A Bedouin who has divorced two husbands, a gravel-voiced Iraqi expat in London drinking Scotch and explaining that Saddam had to go, an Iraqi-American glued to the television looking for family members and wondering if yoga will lessen her terrible despair. This is the Gulf War we haven't seen through the mess of unsmiling troops, suicide bombers, and green tracers looping sickly arcs in the night sky above Baghdad. It's a war we haven't seen not just because the images are of women, but because in Nine Parts of Desire writer Heather Raffo traces so many different lives, from that of a teenager in love with *NSYNC to a spookily poetic professional mourner throwing shoes into a river.
The Iraqi-American Raffo based her solo show on ten years of interviews with Iraqi women, weaving together stories that as likely to address love as conflict. "When you love this way, with everything," explains Layal the painter, "you love like an Iraqi woman." Layal also loves her safety so much she's prepared to make certain compromises that will stitch her tragedy in place; her story has the most complete arc of the nine that are told here. It would be nice to see more of the other characters, such as the Bedouin Amal, or the exhausted, puking doctor who talks about the rise of birth defects and cancer in areas where US troops used depleted uranium ammunition. "We had the best hospitals in the Middle East," she explains. "Look at us now, we're the experiment."
Some characters are more fully realized than others. The mourner who opens the show remains a cipher and is difficult to distinguish from the widow Umm Gheda, while Layal is virtually laid bare. Amal is a charming respite from mourning and explosions, grasping her bosom as she explains that nursing someone else's child makes them "brothers and sisters in the milk" with one's own. Hooda, the cynical Londoner, is the most political of the lot. She and the teenager Samura best capture the complexity of the Iraqi situation through their ambivalence. Hooda says "This war is against all my beliefs but I supported it," while Samura admits to shame when she sees the hated Saddam on television, smaller and weaker than she imagined. We see exactly how -- with a frightening fundamentalism on the rise -- women have less freedom than they did before the liberation of Iraq.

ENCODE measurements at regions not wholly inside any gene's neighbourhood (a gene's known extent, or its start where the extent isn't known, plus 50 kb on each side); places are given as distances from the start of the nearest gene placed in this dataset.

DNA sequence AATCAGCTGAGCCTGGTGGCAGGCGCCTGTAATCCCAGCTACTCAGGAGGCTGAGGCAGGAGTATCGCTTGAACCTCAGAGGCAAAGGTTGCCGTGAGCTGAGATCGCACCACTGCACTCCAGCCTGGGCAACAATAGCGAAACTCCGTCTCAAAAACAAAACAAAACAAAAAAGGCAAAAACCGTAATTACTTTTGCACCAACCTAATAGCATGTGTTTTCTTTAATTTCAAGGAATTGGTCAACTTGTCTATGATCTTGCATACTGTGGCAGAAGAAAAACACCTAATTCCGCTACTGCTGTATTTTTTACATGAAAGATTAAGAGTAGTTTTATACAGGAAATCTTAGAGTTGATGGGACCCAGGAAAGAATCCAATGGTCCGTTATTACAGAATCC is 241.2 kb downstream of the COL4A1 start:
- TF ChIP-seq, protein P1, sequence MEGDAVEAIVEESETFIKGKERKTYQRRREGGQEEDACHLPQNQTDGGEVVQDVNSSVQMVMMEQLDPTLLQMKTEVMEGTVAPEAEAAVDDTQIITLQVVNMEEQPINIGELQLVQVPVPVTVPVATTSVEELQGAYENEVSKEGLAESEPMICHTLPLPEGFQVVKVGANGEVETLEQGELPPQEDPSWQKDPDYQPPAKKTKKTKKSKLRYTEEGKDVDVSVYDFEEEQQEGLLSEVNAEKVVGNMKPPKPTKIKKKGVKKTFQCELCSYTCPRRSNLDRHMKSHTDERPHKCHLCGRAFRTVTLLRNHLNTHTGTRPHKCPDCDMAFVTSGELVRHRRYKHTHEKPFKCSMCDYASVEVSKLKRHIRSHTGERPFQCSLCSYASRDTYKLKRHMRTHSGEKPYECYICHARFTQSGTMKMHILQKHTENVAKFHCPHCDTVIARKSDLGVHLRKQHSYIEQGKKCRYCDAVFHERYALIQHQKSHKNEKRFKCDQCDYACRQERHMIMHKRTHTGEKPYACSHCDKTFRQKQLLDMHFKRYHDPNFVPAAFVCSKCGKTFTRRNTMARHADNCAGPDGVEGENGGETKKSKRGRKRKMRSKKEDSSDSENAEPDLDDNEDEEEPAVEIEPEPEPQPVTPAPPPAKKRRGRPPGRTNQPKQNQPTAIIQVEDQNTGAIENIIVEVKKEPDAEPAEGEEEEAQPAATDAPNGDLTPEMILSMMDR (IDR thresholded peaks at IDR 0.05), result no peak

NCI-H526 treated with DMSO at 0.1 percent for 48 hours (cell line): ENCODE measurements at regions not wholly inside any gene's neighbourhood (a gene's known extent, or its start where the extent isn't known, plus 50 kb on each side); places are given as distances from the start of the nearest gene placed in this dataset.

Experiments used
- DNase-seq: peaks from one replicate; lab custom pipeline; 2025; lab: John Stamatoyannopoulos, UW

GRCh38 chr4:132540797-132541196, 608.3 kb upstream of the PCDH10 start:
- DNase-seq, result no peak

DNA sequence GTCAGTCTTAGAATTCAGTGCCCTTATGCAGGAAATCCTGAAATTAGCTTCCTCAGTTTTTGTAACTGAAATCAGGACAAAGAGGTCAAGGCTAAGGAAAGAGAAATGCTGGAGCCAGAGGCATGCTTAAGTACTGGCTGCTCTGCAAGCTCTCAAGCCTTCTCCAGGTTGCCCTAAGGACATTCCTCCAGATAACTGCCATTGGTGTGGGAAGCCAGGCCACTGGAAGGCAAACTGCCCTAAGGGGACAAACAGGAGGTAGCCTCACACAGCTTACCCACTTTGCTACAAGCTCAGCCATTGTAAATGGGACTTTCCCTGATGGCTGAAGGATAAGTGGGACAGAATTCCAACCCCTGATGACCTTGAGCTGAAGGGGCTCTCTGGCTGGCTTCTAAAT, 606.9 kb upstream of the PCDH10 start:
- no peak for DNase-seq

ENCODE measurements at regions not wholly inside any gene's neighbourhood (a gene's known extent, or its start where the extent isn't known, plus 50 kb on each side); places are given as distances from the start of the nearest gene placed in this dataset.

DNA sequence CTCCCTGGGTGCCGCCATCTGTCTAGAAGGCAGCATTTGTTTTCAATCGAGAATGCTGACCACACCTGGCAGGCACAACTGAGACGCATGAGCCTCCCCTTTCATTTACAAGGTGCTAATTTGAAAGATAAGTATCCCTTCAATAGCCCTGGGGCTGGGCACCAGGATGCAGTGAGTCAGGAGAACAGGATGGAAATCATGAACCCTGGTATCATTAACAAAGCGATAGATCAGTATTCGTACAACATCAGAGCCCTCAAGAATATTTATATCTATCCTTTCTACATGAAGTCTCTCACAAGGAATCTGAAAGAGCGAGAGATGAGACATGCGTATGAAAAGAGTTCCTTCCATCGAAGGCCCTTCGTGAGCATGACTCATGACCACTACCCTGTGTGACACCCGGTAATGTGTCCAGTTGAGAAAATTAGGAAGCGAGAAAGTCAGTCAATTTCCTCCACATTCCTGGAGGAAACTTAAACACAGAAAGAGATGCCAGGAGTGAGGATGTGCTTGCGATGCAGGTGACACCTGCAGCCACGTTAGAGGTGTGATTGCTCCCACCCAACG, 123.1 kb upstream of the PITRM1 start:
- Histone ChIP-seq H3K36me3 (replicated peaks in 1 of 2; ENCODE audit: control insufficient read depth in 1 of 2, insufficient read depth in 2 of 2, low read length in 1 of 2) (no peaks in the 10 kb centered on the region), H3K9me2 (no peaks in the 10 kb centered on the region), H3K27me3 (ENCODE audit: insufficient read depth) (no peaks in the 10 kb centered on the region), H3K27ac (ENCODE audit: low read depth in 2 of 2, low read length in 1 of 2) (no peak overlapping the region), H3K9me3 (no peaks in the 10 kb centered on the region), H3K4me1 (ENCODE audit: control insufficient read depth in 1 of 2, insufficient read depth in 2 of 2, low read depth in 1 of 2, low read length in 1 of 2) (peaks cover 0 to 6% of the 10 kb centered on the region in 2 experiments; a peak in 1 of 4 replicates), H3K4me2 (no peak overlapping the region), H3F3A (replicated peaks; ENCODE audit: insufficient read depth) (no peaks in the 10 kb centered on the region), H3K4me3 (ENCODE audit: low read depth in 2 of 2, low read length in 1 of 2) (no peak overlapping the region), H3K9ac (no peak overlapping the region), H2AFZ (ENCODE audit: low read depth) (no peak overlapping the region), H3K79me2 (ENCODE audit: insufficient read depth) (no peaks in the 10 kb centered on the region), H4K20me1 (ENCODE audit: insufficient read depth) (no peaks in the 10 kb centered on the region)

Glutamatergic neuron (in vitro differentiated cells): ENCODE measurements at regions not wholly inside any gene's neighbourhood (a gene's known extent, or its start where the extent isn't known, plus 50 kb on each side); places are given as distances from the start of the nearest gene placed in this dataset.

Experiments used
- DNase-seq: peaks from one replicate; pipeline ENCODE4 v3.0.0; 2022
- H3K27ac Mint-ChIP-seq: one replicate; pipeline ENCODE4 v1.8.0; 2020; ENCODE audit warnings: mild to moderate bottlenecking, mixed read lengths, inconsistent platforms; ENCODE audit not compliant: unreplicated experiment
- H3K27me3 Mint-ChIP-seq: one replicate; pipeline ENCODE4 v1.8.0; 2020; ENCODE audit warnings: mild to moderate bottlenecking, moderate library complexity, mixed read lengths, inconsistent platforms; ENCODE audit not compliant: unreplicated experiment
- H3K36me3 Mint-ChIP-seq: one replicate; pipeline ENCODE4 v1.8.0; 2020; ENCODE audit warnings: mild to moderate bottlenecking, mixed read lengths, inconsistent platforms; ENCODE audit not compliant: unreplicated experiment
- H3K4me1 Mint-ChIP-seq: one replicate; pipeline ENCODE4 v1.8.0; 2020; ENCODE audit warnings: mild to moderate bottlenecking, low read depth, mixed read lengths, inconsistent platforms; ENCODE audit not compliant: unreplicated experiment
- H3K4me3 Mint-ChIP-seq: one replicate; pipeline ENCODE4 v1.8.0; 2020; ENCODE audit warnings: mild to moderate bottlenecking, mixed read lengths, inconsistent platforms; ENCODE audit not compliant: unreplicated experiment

Mozhan Marnò is more present in some roles than others, although her ability to switch voices and physicalizations at the drop of an abaya is consistently excellent. Working as she is from someone else's text, it will be interesting to see how Marnò settles in over the course of the Berkeley run. Nine Parts is lavishly staged for a one-person show; Antje Ellerman's set is good enough to eat, with its crumbling tile mosaics, piles of dusty books, and the almost de rigueur Berkeley Rep water feature.
There are a few quite graphic stories and a few explosions; this might not be a suitable show for kids, young teenagers, or particularly sensitive folk. The descriptions of atrocities committed under Saddam's regime rival anything that has happened since; from rape to the incineration of people hiding in a bomb shelter, Raffo's script is pitiless. And yet this is also one of her work's great strengths, this fearlessness, this determination to bring the evil out of the shadows and watch it squirm. It's especially topical right now as Saddam tries to boycott his own trial. These women's stories make his posturing -- and ours -- a sham, and bring a thousand unseen facets of the conflict into view.
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